[8:00 AM] My original concern when entering the city center was thieves dropping from enclaves of lawlessness to steal the few belongings I own. This was naivety at its finest, propagated by the repeated hearsay of those with no first-hand experience with marginalized peoples. In Rio crime exists—the statistics prove it—but it was my central sun of the universe attitude that assumed poor favela kids would be waiting to ambush a soaked and dirty cyclist who, in reality, was no prize compared to the easy bumper-to-bumper prey of commuting BMWs and sheik SUVs.

Favela Rochina (photo by: STAYFLY!)

Strangely disappointing now, I didn’t even see favelas similar to those so famously depicted in movies like City of God. For more than eight kilometers I was much too focused on navigating the narrow alleys of semi, bus, and car on the three lane highway (four if you count the occupied shoulder) that stretched all the way to downtown, moving in blocks of short, intense bursts of 10mph.

For a change, motorcycles and I were the great warriors of the road that swerved in ironic bliss around so much metal and unreleased motor power. In the end, my narrow handlebars and superior maneuverability (even with trailer) won me champion status amongst the two-wheelers. Where motorcycles bottle-necked at the battles of inches between cars, the same near-collisions that cut off key attack points like NFL linemen, Team MB&S’s skinniness coasted past, effortlessly, without hesitation, sometimes with a compassionate bus panel caress, just to make it clear that our victory was nothing personal.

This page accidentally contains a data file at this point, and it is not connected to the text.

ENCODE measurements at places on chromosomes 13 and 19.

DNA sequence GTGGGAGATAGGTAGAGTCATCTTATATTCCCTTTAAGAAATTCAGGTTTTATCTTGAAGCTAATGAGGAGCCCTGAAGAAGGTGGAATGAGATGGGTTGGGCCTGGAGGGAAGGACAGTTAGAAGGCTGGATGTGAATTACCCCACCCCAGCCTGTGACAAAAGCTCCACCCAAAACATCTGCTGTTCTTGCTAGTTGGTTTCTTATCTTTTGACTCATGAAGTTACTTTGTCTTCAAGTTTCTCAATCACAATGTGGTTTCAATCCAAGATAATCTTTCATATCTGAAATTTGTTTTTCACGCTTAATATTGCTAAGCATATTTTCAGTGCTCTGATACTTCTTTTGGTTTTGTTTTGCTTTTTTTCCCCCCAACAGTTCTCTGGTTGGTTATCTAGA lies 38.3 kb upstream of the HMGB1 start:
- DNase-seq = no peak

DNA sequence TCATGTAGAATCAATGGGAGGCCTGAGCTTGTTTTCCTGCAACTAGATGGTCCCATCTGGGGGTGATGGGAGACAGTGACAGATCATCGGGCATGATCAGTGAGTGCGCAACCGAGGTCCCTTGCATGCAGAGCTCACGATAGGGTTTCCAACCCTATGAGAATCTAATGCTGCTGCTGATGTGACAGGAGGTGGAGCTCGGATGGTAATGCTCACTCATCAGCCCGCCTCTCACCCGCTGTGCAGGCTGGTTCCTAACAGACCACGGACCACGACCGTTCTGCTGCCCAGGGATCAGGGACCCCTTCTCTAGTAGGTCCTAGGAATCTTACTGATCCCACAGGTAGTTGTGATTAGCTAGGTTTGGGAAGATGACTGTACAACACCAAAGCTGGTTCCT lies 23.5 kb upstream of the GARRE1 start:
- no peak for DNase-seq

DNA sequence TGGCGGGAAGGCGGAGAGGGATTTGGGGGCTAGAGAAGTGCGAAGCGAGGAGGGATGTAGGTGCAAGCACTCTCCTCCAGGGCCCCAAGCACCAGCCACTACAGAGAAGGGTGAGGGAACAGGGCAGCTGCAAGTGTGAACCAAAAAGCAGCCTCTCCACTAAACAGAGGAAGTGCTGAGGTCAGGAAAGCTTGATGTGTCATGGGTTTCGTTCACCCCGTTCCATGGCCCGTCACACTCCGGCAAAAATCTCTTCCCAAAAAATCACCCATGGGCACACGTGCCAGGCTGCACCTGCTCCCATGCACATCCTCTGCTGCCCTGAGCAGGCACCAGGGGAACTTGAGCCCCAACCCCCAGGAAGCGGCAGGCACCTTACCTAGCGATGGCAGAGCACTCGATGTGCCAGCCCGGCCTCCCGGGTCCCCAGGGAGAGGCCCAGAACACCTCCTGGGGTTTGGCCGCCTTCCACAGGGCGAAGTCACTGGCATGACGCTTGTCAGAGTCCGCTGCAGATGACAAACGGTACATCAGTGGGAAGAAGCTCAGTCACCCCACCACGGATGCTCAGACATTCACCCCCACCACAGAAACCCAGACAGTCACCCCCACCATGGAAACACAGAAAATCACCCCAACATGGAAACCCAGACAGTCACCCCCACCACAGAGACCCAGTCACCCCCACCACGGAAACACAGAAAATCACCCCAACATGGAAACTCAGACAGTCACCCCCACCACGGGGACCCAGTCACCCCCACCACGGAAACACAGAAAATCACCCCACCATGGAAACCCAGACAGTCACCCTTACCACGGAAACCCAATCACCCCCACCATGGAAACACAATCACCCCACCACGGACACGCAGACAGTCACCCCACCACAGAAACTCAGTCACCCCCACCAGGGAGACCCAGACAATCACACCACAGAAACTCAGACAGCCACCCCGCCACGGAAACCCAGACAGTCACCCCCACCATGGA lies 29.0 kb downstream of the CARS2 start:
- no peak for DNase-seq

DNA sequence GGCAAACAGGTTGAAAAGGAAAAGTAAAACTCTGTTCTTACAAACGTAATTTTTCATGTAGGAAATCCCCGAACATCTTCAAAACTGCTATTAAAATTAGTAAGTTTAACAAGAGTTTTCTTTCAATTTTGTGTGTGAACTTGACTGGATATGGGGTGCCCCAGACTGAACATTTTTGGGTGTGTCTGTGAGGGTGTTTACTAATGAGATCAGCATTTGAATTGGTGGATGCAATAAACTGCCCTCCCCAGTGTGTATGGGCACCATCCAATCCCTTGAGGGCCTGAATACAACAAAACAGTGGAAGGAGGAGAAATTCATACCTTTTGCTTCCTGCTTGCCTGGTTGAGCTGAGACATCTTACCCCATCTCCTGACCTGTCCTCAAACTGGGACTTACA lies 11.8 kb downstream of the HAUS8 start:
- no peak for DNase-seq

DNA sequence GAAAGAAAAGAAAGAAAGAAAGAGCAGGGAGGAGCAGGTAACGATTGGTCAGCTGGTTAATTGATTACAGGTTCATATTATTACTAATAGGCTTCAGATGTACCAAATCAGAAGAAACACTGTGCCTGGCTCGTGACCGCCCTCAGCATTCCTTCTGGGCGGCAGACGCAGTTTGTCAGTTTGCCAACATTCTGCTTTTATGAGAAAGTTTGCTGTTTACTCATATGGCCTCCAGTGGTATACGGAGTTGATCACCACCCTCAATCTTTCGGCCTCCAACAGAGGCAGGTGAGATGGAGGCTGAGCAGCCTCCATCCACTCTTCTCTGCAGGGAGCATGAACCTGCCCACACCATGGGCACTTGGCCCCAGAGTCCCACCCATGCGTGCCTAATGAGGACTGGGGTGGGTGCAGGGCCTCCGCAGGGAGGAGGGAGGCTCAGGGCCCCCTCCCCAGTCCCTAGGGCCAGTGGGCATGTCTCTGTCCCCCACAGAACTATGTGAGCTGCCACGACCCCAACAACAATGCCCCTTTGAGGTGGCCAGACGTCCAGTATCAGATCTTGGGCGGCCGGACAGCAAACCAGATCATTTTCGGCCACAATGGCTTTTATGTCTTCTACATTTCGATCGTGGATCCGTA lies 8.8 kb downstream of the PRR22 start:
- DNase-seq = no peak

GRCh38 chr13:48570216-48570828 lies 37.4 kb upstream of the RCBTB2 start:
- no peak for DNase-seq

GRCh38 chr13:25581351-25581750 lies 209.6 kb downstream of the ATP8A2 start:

Cristo Redentor (photo from: stevenhartsite)

[8:50 AM] It’s amazing even now, after the sensation of a thousand lives in a year, a hundred perspectives in a month, a dizzying array of landscapes weekly, and a cast of strangers each day, that within hours it’s possible to arrive to strange worlds by simply trading places, to rebirth in new realities by getting up and going, to pass through black mornings and arrive to a sunny life on the other side.

My newest reality was a bike path along the coast, with white sand beaches that marked the end of the line, orange and blue recycle bins, public exercise stations with concrete dumbbells and pull-up bars for all heights, a few joggers with shoes matching their shirts, circular bays divided by rock walls, sailboats bobbing in a calm tide, peninsulas of rounded mountains shrouded in mist, and green signs bordered in white, with names like Copacabana and Ipanema pulling me through my eightieth kilometer. The sun was emerging from behind the clouds.

Rainy arrival to Ipanema Beach

History-rich Rio de Janeiro is another important landmark on this bike tour, just like Caracas, Cusco, and La Paz had been before. From Colombia’s Caribbean coast to Cristo Redentor, the contrasting beauty of the city and my hectic commute reminded me once again that nothing is one thing all the time, that good and bad are just different notches on the spectrum, that anything can change at anytime.

From rain to shine, I’m now all smiles in the Marvelous City by the sea.